## Thomas' Calculus 13th Edition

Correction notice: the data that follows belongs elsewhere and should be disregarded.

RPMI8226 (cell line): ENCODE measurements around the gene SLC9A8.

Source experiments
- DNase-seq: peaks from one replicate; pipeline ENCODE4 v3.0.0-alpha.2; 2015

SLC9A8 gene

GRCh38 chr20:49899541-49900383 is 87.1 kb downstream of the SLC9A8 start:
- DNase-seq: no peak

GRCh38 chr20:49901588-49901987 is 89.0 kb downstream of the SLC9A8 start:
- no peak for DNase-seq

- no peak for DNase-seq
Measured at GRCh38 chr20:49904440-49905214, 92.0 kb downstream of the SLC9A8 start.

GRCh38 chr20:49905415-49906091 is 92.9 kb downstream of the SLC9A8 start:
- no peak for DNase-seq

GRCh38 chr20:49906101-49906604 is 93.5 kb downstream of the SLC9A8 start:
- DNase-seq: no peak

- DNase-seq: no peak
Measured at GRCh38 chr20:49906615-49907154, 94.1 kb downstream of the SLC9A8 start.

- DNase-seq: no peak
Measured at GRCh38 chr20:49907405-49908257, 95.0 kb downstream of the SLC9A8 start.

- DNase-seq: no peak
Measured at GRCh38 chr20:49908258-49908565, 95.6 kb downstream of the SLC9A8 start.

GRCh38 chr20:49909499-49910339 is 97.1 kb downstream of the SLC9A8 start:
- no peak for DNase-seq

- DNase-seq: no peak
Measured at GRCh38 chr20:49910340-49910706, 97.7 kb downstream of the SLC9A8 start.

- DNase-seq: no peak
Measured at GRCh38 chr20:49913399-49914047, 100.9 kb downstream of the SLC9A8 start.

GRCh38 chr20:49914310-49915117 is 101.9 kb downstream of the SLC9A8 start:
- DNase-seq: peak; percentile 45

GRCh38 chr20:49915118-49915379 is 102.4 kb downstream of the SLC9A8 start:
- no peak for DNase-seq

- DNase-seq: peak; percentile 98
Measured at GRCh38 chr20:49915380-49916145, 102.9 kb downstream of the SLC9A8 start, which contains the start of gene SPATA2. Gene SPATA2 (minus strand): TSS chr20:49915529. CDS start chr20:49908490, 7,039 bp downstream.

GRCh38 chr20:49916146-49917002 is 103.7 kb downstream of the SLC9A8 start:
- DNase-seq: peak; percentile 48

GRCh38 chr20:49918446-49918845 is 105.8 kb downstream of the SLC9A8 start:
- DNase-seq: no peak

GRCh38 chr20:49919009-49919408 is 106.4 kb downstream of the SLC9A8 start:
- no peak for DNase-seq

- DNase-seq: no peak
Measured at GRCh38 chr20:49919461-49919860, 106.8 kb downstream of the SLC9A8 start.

When the function $f$ is continuous at $(x_0,y_0)$ then $\lim\limits_{(x,y) \to (x_0,y_0) }f(x,y)=3$ This implies that the limit is equal to the function value and the function is continuous at that point. When the function $f$ is not continuous at $(x_0,y_0)$ then the limit may or may not be equal to the function value, that is, $3$. It can be possible only when it is a removable discontinuity; in that case, the limit will not exist.